In a well written piece for The Guardian, editors from Stoneman Douglas’s student newspaper outline what they hope to gain from the movement; it is their ‘manifesto’, so to speak. I agree with some of the points they make in this guest editorial, including changing “privacy laws to allow mental healthcare providers to communicate with law enforcement,” and I encourage you to take a look at the piece. These fellow high schoolers have gone through what we at La Salle hope we never have to experience, and their activism is brave and needed.

But their activism is politically misguided. And their activism is factually ill informed. This is made clear by their emotional battle with gun owners and the NRA.      

Surely the NRA  is not without fault; it’s no secret that the NRA pours money into politicians in hopes of advancing their own agenda. But could the NRA be pouring money into various political platforms at least partly with gun owners’ interests in mind? And consider this: Planned Parenthood donates millions to politicians, which is equally as controversial, as one could argue that Planned Parenthood is in the business of systematically killing and harvesting unborn children.    

Consider watching this video from NRAtv on the National Rifle Association’s fight for civil rights:

To go as far as calling the NRA a “terrorist organization” or a group of  “child murderers”, as Parkland survivors have done, is a woeful misstep.

By calling the NRA a terrorist organization we are, in effect, calling its 5 million active members (and by extension all gun owners) terrorists. If calling the NRA a literal terrorist organization and advocating for bans that would affect all gun owners after the actions of a lone, mentally insane perpetrator is considered appropriate, I wonder if calling Islam a literal terrorist organization and advocating for bans that would impede all Muslims after the actions of a lone, mentally insane perpetrator is also appropriate.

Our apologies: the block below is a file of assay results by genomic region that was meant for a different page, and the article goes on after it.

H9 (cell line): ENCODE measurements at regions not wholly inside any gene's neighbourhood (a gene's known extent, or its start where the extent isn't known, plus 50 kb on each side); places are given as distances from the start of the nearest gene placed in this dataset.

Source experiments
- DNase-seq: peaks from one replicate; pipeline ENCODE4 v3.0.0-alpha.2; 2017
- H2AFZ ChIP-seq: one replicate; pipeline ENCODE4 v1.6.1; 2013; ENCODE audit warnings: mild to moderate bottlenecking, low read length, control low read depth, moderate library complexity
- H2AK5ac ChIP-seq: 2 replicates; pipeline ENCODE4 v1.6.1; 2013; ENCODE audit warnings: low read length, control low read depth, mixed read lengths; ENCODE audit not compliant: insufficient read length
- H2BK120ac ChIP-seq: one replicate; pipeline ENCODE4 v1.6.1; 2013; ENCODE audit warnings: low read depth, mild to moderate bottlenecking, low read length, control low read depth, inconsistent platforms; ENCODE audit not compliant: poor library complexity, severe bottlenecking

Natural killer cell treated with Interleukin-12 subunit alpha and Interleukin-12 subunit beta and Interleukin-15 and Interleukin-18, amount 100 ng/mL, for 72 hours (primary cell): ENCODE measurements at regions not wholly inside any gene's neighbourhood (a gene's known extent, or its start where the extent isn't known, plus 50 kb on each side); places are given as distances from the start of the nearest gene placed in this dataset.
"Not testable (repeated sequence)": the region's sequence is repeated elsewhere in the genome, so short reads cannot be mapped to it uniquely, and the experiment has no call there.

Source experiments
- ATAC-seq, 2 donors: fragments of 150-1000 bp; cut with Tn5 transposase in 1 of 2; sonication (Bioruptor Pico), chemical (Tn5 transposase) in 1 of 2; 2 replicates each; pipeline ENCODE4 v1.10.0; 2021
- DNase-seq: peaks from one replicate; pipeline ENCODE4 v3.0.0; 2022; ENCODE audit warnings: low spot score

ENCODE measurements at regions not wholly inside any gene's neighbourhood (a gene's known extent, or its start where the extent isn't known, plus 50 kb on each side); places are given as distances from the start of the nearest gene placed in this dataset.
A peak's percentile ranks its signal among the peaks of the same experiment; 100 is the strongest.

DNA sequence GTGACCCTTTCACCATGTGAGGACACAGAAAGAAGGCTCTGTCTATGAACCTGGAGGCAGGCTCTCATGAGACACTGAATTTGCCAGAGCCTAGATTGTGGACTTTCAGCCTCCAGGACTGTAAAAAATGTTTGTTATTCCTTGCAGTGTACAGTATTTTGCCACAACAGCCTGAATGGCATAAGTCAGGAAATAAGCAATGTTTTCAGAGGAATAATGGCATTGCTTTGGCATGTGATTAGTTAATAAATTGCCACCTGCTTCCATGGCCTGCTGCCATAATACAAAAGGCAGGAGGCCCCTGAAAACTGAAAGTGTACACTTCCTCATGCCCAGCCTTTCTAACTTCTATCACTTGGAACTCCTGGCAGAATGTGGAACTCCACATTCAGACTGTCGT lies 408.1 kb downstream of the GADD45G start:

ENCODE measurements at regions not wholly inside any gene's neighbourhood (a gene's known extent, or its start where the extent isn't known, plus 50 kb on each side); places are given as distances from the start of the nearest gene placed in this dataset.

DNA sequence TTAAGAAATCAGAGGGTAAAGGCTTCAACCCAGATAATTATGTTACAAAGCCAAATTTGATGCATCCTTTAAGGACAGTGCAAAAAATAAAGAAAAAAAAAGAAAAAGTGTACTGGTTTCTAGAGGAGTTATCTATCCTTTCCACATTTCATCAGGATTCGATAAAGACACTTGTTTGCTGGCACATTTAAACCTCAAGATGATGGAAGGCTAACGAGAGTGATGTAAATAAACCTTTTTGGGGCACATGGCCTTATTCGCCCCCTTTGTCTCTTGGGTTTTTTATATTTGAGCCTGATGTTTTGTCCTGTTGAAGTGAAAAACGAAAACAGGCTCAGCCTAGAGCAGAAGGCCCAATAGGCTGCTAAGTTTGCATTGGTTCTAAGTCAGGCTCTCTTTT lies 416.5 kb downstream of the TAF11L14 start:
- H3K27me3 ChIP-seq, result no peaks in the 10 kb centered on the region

The answer, of course, is no.

Calling all Muslims terrorists or immediately calling for bans or restrictions on people within Islam would today be considered discriminatory, racist, and divisive. But that’s my point — if Islam and our entire Muslim population cannot be held responsible for the acts of a sole, mentally deranged radical terrorist, then logically the NRA and our entire population of gun owning citizens also cannot be held responsible for the acts of a sole, mentally unstable radical shooter.

Especially when these proposed bans would have absolutely no consequential effect on gun violence in America. In fact, we have already tried a ban on “assault weapons” during the Clinton presidency; after a Republican majority Congress failed to renew the ban in 2003, a later study by the University of Pennsylvania in a report for the Department of Justice proved the ban was completely ineffective, and any fall in gun violence in those years was due to other factors.

We need to be focusing on the real issue here.

We need to be focusing on mental health. We need to be focusing on social structures and hierarchies in the school system. We need to be focusing on bullying. We need to be addressing the devastating fact that people are literally killing themselves and others simply because no one will talk to them. Addressing those issues is a sound, attainable, hopeful, and logical pursuit. It’s how Switzerland, with limited gun legislation, have had nearly no gun violence; they put an emphasis on mental health, not guns. They taught respect for their country’s gun-loving history, they relayed a sense of duty and power unto future generations and those future generations, armed with knowledge as well as guns, are now living in freedom. They addressed the real issue.

But it seems as though most of the teens behind the weapon ban movement, nationally led by Parkland survivor David Hogg, have no interest in that kind of logic. David Hogg was invited over the phone to the White House for an open dialogue with President Trump himself; David Hogg hung up on that phone call. His actions, and the broader movement he is leading, are immature, reckless, and compulsory.

But that’s what we teens are: immature, reckless, and compulsory. We need to stop ignoring the facts on guns and realize that the real issue is right under our noses. We need to realize that banning guns will have no effect on our school shooting epidemic, and that massacres will continue to happen regardless of how much infringement we place on the Second Amendment.

Facts don’t lie: we shouldn’t restrict guns. Let’s restrict insane ideas instead.  

Creative Commons photo source: https://www.flickr.com/photos/mobili/40965029732/

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About the Writer
Shak Saidjanov, Editor